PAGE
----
How to describe the smell, I don’t know. The natural tendency, to liken something to something else – but not easy to do here, because what comes out of the spray bottle, first in long tongues that lick the underside of my shopping shoes, and then falls in light showers on my keys, glasses case, wallet and credit cards, before raining more determinedly down on every item removed from the cloth and plastic shopping bags, has no known relations that preceded it. A smell sui generis, a smell all of its own, but a smell that from this time forward, will never be able to come free of a past. The smell of Covid-19. 

A spray that brings some after-Victory Park shopping centre peace-of-mind, that leaves tiny texts of food labelling imprinted on the ever-serving kitchen table. How easily the ingredients and instructions distance themselves from their original packaging. Words, that like us humans, are seemingly keen for a change of location, words that are lucky enough to land in new surroundings, whereas we who find form not in consonants and vowels, but in flesh and bones, have nowhere else to go, no such stimulation occasioned by a change of scenery.

But doesn’t going shopping qualify as something vaguely stimulating? It does after all, bring a change in scenery. A stepping outside of the home and into a zone of people, places, and parking attendants – not the regular attendants in their black trousers, black windbreakers and black caps with the yellow trim; the men from the DRC and the Congo, always so gracious, so grateful for the money placed in their cupped hands and wide smiles. What has become of them, of their families, of their livelihoods at this time, now that they have been replaced by broader men in blue labelled ‘Security’ who move authoritatively among the handful of mask-wearing green-bibbed ‘trolley attendants’, drifting around the parking area?

Yes, going to the shops is going out, but is it an outing? No, because an ‘outing’ would imply the potential for some exciting discovery, the possibility of new frontiers to be stepped into, a stepping that accordingly invites eagerness or curiosity. No, a trip to DischemPick ‘n Pay, and Woolworths does certainly not tick those boxes, does not, for me at least, crack open fizzles and hisses of possibility, discovery or curiosity. Instead, it releases a mood more like the deflated, defeated air that sighs from the last opening of the 2 litre Coke bottle, its contents flat, unappealing.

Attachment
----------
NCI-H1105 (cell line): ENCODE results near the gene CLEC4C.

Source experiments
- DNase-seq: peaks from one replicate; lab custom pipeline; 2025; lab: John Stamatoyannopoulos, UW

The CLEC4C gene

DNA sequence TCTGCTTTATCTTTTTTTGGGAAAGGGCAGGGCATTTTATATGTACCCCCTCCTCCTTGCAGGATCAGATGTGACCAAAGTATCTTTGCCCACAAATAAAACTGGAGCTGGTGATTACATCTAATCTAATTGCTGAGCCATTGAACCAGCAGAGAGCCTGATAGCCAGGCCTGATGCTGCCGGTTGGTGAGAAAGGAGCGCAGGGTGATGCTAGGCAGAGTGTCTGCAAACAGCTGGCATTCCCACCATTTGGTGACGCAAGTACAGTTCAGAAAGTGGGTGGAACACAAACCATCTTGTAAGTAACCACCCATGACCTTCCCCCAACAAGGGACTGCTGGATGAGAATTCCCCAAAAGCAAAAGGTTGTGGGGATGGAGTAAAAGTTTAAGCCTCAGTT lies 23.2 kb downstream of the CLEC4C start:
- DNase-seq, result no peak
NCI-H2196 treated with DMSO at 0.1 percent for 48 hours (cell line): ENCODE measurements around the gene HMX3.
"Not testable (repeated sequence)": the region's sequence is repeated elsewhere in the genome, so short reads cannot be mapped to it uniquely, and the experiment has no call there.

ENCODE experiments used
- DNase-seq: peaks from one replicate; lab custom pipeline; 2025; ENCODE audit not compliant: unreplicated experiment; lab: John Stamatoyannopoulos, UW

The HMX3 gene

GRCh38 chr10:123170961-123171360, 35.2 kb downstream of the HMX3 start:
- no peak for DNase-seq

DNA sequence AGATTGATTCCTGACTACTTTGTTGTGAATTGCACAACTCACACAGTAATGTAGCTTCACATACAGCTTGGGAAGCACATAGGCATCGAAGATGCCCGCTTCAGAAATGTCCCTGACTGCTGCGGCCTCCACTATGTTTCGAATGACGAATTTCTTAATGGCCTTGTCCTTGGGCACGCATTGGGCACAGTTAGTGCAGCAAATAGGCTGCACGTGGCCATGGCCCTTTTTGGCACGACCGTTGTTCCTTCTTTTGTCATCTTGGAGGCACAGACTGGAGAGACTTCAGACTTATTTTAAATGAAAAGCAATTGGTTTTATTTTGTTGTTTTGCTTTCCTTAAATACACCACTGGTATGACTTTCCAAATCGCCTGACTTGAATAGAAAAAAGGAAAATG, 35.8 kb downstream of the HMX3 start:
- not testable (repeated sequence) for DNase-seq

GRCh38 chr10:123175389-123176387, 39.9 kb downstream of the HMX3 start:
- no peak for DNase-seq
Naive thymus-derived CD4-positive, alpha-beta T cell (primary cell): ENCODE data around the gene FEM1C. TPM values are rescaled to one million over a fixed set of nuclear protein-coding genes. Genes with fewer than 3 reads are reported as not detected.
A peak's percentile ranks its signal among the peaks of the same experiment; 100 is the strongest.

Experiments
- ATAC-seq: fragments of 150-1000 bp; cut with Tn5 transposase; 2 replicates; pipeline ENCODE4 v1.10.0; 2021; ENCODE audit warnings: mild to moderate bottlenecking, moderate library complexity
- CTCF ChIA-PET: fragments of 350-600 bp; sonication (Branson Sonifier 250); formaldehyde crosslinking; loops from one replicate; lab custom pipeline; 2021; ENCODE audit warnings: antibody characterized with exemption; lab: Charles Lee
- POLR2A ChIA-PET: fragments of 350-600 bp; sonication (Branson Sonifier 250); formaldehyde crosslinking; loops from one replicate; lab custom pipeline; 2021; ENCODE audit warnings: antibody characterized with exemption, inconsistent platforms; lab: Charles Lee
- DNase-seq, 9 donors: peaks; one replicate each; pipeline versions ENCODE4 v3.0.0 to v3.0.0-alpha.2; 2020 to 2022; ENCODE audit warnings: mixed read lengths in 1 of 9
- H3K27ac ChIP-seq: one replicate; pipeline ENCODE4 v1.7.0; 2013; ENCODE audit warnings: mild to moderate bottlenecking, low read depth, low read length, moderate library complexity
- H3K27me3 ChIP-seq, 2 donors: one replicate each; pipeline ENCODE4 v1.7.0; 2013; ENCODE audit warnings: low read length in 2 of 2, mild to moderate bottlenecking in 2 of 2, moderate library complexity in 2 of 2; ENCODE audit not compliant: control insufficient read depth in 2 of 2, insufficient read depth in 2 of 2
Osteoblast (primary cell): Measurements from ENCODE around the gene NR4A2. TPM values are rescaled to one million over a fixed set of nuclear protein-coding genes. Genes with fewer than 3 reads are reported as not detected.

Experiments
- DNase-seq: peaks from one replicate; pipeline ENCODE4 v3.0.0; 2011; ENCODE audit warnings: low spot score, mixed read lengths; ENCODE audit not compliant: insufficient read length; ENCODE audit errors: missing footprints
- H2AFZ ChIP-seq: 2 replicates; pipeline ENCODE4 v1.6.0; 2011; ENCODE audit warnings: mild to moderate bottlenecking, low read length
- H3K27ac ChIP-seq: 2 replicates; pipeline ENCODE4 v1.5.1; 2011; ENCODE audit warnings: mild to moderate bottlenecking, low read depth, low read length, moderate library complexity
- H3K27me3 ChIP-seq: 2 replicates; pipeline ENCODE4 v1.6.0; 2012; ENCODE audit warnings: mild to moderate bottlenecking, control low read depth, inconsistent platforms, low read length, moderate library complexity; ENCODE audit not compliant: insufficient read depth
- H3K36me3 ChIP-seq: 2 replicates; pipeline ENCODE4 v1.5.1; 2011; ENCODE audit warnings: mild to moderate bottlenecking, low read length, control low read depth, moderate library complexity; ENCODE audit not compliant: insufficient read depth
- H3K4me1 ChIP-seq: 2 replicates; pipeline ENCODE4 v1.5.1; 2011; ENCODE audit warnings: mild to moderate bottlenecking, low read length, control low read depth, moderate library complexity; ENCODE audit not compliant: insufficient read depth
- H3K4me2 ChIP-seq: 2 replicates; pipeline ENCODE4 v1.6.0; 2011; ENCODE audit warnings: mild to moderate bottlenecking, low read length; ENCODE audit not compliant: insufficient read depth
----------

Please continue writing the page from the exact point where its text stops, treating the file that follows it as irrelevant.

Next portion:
A mood that rounds my shoulders into a heavy slump, a rounding that happens long before there is a valid reason, before my shoulders are pulled down by the weight of filled or partially filled shopping bags, pulled down by the weirdness of the energy that envelopes this already soulless supermarket. Shoulders that slump, despite being provided with structure by the crossbar of the trolley, a trolley just too big to accommodate my modest list. But, for some reason, the baskets banished from Pick ‘n Pay, leaving trolleys the only option. Trolleys that feel bigger still, when trying to keep them and you ‘socially-distanced’ from others. 

Movement among the aisles, a process of politeness, of “sorry” and “excuse me”, a sense of being in slow motion, of everything taking an eternity. Not only because of manoeuvring the Titanic trolley, but also, navigating the gap-toothed shelves. Lengthy pauses, greater pondering. 

How long can it take for the woman in the surgical mask and rubber gloves to decide which cottage cheese to deposit into the cavernous four-wheeler that’s blocking most of the dairy display? Is it that so many decisions are no longer hers to make, that one about whether it’s Full Fat, Low Fat, or Fat Free, and Plain or Chunky, becomes a decision of the utmost importance, because it is a decision that she can make? Can I grant her this time and space to be in this process without the wheels of my frustration rolling forward? Do I hover nearby, sufficiently distanced, or move to the next item on my list? An item that will take me and my Titanic to far-away aisles. Will it be quicker to wait, in the hope of her deciding sooner rather than later, or to set sail and return? What if it’s later, not sooner, what then the impact on my slumping shoulders and scratchy skin? Another possibility, to turn my attention to something further down on my list, but not so far away.